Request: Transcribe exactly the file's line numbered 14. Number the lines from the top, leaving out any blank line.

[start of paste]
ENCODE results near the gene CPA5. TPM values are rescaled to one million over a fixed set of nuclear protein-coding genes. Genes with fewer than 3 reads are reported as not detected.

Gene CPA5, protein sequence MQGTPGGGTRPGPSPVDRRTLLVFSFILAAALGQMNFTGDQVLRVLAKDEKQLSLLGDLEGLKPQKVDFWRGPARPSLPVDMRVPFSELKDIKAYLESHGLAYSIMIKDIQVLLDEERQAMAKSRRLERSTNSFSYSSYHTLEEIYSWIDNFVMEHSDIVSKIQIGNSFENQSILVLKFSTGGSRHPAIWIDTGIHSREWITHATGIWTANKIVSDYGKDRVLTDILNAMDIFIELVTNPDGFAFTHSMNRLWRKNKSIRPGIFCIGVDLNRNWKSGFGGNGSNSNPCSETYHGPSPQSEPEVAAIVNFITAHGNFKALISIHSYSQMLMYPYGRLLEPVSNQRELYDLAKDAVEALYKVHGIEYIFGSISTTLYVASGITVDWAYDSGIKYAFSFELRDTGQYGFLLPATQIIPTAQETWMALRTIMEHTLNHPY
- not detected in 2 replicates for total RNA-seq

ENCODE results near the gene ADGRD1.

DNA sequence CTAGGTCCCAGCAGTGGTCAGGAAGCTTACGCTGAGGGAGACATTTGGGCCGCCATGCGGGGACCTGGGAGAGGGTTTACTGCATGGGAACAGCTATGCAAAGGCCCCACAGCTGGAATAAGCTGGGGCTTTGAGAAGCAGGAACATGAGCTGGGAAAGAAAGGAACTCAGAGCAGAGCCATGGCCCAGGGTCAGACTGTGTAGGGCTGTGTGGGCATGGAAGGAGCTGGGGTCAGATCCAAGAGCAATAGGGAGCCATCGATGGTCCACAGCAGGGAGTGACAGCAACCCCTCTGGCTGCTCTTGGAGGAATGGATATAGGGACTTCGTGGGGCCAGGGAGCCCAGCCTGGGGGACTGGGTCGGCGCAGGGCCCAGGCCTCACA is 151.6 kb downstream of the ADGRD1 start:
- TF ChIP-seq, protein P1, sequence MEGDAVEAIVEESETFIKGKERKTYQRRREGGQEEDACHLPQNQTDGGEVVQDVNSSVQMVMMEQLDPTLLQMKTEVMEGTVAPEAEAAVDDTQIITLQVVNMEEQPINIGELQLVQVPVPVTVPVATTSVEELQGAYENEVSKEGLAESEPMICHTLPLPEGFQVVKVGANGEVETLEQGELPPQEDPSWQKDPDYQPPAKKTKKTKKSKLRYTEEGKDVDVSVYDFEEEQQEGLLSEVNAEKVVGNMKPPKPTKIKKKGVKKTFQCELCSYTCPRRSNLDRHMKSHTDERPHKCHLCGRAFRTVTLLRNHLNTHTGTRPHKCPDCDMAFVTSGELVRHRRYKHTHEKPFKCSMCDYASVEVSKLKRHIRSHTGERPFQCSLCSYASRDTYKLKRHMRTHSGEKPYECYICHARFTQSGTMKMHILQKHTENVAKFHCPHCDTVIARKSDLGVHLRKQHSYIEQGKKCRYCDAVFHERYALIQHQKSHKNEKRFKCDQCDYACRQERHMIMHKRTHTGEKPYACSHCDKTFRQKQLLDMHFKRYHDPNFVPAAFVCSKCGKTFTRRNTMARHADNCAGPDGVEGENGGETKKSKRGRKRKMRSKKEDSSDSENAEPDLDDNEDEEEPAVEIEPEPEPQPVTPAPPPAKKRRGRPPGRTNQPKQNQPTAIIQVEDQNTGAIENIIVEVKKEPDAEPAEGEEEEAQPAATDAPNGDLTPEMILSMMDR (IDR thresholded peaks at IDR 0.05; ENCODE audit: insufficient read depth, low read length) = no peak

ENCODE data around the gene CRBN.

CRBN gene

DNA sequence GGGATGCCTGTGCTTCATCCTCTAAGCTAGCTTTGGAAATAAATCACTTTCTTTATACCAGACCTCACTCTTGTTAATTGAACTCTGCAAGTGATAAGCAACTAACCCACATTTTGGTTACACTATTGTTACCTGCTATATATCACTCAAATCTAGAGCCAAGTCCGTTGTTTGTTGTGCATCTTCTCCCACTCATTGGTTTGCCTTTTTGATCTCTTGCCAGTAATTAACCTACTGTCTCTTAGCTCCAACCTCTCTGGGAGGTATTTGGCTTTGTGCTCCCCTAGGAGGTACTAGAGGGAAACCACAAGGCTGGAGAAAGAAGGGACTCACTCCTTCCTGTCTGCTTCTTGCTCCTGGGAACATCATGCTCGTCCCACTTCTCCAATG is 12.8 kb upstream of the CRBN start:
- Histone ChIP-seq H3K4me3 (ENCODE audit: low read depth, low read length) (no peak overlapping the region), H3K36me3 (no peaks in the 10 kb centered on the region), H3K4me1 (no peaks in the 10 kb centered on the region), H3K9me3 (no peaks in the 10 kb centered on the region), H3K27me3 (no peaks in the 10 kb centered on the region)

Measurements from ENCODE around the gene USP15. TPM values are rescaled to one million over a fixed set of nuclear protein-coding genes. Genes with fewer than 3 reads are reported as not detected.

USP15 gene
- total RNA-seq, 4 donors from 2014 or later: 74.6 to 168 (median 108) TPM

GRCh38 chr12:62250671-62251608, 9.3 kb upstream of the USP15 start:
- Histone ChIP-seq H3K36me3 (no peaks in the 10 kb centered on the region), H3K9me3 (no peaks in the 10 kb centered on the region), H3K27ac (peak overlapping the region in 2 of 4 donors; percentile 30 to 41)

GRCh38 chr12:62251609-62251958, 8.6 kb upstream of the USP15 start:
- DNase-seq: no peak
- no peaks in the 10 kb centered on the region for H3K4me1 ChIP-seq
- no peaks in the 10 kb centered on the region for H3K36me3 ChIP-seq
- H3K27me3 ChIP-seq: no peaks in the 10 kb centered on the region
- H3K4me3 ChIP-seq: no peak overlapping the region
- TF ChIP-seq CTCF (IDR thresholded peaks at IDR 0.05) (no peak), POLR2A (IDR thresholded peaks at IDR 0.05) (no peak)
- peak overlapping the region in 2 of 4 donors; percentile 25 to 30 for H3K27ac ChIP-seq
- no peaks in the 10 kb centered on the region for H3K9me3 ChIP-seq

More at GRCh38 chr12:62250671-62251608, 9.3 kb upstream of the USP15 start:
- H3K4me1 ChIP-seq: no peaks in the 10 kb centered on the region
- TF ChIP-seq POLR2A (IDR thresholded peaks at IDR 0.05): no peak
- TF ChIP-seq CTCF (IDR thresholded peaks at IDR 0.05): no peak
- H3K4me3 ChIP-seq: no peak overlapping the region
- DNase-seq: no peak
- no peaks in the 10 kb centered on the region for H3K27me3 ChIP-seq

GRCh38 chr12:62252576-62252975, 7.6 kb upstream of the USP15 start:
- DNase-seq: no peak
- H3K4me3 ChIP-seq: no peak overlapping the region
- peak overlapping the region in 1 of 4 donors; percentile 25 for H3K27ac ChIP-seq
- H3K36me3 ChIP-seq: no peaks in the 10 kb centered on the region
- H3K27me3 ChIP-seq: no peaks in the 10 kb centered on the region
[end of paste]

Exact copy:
GRCh38 chr12:62250671-62251608, 9.3 kb upstream of the USP15 start: